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Rare – 1861 Half Dollar made in the Confederate State of Louisiana (SOLD)

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Product Description

This is another nice piece being offered, it is a U.S. 1861 Seated Liberty half dollar. Under the eagle is the desirable mint mark “O”, indicating that it was made at the New Orleans Mint in Louisiana.

On January 26th, 1861, Louisiana seceded from the Union, however, nobody informed the US mint in New Orleans to stop minting coins. So, they continued to make half dollars under Confederate management till late in the year when the dies broke. All told 2,532,633 were made, so most were made in the Confederacy.

Later in the year some cracks appeared in the dies and these are easily identified as Confederate-made. Most of those examples have the small crack going from the rim to the head of Lady Liberty. Actually, this coin also has a small crack, but it is two stars over from the head of Lady Liberty (see closeup pic). However, I am not positive that this is a die crack. Examples of the 1861 Half-Dollar with no die cracks evident are a toss-up as to precisely when they were made.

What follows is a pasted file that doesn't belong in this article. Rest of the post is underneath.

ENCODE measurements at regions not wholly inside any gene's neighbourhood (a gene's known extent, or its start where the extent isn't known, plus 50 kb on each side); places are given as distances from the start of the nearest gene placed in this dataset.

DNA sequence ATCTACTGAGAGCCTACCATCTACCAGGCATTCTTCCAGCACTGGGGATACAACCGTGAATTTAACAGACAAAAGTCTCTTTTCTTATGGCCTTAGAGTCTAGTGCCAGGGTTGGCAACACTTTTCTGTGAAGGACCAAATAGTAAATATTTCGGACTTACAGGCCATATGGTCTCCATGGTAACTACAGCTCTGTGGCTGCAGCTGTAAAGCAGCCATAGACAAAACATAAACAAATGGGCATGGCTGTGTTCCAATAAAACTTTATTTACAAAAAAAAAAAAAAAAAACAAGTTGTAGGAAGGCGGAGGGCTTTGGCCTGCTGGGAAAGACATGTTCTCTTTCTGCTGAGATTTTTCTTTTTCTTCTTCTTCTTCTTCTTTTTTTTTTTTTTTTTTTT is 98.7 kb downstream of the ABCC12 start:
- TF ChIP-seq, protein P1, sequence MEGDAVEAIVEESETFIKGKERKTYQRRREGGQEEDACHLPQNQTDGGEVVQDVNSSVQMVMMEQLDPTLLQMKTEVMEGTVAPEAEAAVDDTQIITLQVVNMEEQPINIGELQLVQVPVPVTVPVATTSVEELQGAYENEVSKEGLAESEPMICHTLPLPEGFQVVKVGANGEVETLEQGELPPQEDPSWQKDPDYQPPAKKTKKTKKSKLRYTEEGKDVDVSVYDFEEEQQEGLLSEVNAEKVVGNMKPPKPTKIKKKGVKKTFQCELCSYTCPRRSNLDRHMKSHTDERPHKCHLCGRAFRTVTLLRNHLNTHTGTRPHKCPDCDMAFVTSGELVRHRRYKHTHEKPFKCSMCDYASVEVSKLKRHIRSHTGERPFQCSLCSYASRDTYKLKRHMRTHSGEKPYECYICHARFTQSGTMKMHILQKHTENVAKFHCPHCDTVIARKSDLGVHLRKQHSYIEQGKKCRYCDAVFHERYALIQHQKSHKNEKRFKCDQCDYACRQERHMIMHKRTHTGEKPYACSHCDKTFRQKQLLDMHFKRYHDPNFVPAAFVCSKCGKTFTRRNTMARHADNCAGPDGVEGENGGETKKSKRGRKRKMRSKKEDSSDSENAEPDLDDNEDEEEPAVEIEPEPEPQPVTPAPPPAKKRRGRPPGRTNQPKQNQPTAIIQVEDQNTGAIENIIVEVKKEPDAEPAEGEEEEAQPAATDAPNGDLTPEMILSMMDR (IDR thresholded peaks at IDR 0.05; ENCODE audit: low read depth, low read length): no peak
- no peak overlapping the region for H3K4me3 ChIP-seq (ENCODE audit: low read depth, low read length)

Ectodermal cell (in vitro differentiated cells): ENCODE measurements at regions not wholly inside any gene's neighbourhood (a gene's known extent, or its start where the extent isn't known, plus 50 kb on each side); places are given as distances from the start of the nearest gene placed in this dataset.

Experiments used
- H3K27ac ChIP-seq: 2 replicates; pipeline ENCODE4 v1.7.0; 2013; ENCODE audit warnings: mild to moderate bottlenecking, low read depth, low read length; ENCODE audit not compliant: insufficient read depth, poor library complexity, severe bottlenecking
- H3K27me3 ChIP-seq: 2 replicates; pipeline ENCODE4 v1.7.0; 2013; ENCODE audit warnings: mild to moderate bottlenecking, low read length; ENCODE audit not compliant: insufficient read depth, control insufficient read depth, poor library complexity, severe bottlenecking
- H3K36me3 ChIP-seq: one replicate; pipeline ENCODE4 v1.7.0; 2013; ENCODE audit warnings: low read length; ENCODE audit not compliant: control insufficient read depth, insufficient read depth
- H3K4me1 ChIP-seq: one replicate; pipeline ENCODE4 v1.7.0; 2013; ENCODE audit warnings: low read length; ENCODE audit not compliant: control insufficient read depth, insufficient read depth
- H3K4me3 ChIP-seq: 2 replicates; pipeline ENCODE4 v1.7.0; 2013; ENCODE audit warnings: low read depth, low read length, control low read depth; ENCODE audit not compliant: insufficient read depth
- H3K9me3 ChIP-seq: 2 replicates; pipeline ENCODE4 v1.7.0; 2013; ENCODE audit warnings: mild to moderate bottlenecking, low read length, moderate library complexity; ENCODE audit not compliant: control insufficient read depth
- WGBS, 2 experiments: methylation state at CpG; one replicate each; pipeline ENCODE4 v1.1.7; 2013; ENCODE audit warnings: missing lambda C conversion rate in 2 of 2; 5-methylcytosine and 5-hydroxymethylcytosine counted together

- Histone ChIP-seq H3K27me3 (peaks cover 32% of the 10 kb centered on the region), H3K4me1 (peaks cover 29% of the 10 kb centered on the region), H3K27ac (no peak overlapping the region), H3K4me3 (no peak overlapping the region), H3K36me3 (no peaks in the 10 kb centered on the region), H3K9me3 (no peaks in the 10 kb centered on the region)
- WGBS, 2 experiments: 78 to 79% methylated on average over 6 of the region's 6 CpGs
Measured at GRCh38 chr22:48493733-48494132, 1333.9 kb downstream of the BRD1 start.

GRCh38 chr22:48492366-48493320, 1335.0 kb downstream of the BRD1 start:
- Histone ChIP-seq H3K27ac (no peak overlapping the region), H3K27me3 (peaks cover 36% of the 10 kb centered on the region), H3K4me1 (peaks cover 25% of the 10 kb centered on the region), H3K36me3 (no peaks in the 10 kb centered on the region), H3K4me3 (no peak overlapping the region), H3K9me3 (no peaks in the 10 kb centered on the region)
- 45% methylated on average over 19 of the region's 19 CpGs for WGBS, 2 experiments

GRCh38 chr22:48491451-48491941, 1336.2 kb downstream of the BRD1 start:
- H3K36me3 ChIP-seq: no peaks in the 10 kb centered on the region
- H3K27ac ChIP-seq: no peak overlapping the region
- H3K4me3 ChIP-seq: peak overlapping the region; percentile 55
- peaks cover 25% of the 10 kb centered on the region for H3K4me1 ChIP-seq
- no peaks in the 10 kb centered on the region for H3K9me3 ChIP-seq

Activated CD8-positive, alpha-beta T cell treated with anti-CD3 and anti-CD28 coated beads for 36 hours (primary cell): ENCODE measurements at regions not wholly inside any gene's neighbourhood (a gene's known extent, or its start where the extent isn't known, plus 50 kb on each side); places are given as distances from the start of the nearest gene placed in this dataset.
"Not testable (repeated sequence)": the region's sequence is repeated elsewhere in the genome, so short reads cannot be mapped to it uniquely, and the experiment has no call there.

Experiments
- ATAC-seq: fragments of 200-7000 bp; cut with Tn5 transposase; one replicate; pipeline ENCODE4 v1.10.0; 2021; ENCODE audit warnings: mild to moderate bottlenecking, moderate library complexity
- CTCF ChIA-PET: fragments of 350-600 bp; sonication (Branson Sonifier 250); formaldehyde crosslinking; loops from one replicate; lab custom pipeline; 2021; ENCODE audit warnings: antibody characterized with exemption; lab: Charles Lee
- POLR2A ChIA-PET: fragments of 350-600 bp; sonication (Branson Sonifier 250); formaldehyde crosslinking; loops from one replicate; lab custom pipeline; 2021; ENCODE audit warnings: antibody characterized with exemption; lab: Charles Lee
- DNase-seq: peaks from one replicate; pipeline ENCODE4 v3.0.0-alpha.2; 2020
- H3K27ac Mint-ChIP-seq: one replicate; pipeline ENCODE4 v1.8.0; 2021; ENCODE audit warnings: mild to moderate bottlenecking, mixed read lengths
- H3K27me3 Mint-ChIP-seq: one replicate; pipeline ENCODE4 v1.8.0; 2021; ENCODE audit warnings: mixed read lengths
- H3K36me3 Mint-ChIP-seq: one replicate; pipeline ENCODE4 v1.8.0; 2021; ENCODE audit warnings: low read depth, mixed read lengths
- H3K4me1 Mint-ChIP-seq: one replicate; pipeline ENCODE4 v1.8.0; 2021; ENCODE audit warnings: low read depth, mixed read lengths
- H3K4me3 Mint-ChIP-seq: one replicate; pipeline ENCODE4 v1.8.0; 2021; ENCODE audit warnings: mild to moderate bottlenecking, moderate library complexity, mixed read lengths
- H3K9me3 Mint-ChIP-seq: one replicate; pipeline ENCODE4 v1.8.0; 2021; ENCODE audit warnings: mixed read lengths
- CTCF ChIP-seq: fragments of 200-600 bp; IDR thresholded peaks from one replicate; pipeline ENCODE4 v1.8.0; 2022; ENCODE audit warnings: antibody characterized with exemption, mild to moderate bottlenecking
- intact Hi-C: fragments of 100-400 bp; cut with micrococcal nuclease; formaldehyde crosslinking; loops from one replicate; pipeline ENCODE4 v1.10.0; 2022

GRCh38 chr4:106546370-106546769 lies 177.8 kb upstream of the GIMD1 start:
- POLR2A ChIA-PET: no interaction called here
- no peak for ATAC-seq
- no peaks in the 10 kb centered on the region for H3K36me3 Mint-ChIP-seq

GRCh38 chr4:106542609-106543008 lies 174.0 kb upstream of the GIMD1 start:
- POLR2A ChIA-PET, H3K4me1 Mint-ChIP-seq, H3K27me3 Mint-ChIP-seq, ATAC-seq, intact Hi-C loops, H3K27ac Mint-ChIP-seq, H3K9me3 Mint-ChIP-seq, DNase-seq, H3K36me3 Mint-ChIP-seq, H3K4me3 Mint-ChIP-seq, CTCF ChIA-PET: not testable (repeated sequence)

It is said that all production of these stopped as of April 1st, 1861. To have made 2,532,633 in that short of a time, there had to have been multiple if not many dies. The dies were furnished by the US mint in Philadelphia so when they became unserviceable there were no more to be had.

Either way, this was a coin that was produced in a Confederate State. This coin did see extended use but the date, mint mark and just about all of the printing is visible. In my book "The Civil War Soldier - His Personal Items", I go into more detail about soldiers and their money (see pictures).These war-dated coins make a nice addition to a soldier's personal effects display. This is a great piece of Civil War history and would make a great addition to any collection.

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$5.00 (Fixed shipping cost)